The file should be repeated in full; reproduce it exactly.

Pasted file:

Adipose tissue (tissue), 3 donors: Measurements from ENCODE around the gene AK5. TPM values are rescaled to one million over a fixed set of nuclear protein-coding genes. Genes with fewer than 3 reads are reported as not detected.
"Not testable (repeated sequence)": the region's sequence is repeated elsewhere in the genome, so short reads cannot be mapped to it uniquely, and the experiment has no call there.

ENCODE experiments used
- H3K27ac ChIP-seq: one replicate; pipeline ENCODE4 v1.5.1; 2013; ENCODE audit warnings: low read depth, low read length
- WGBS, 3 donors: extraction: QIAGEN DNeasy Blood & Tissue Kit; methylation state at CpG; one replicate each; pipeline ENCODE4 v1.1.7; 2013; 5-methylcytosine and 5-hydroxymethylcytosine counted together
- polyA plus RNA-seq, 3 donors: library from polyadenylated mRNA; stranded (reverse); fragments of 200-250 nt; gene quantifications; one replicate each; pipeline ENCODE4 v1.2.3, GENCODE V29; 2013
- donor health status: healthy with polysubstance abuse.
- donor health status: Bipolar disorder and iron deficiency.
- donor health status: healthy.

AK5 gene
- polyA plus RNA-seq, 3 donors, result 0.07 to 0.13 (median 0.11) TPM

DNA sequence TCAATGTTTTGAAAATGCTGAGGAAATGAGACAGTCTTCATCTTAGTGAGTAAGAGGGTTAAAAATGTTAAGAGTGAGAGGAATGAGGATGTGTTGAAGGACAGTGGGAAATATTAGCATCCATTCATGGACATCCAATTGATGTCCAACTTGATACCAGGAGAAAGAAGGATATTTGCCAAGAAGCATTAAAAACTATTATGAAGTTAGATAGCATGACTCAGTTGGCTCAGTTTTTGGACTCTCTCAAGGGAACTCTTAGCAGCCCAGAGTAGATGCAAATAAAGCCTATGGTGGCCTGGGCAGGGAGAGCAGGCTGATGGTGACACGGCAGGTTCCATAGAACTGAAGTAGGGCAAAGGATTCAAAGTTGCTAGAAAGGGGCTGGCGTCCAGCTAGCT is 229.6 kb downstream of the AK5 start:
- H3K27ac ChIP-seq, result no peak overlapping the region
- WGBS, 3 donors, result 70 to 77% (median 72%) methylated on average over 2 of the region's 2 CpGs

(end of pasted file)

Adipose tissue (tissue), 3 donors: Measurements from ENCODE around the gene AK5. TPM values are rescaled to one million over a fixed set of nuclear protein-coding genes. Genes with fewer than 3 reads are reported as not detected.
"Not testable (repeated sequence)": the region's sequence is repeated elsewhere in the genome, so short reads cannot be mapped to it uniquely, and the experiment has no call there.

ENCODE experiments used
- H3K27ac ChIP-seq: one replicate; pipeline ENCODE4 v1.5.1; 2013; ENCODE audit warnings: low read depth, low read length
- WGBS, 3 donors: extraction: QIAGEN DNeasy Blood & Tissue Kit; methylation state at CpG; one replicate each; pipeline ENCODE4 v1.1.7; 2013; 5-methylcytosine and 5-hydroxymethylcytosine counted together
- polyA plus RNA-seq, 3 donors: library from polyadenylated mRNA; stranded (reverse); fragments of 200-250 nt; gene quantifications; one replicate each; pipeline ENCODE4 v1.2.3, GENCODE V29; 2013
- donor health status: healthy with polysubstance abuse.
- donor health status: Bipolar disorder and iron deficiency.
- donor health status: healthy.

AK5 gene
- polyA plus RNA-seq, 3 donors, result 0.07 to 0.13 (median 0.11) TPM

DNA sequence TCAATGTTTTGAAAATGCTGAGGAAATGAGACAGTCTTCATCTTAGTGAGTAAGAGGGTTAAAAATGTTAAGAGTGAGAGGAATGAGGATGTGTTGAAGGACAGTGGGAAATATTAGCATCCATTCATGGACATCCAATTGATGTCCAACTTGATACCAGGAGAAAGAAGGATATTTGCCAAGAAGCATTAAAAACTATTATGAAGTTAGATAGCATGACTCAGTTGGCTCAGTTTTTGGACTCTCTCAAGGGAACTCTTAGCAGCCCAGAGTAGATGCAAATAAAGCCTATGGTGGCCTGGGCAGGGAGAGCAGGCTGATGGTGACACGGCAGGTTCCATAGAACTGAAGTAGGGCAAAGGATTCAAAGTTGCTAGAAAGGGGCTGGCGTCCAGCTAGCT is 229.6 kb downstream of the AK5 start:
- H3K27ac ChIP-seq, result no peak overlapping the region
- WGBS, 3 donors, result 70 to 77% (median 72%) methylated on average over 2 of the region's 2 CpGs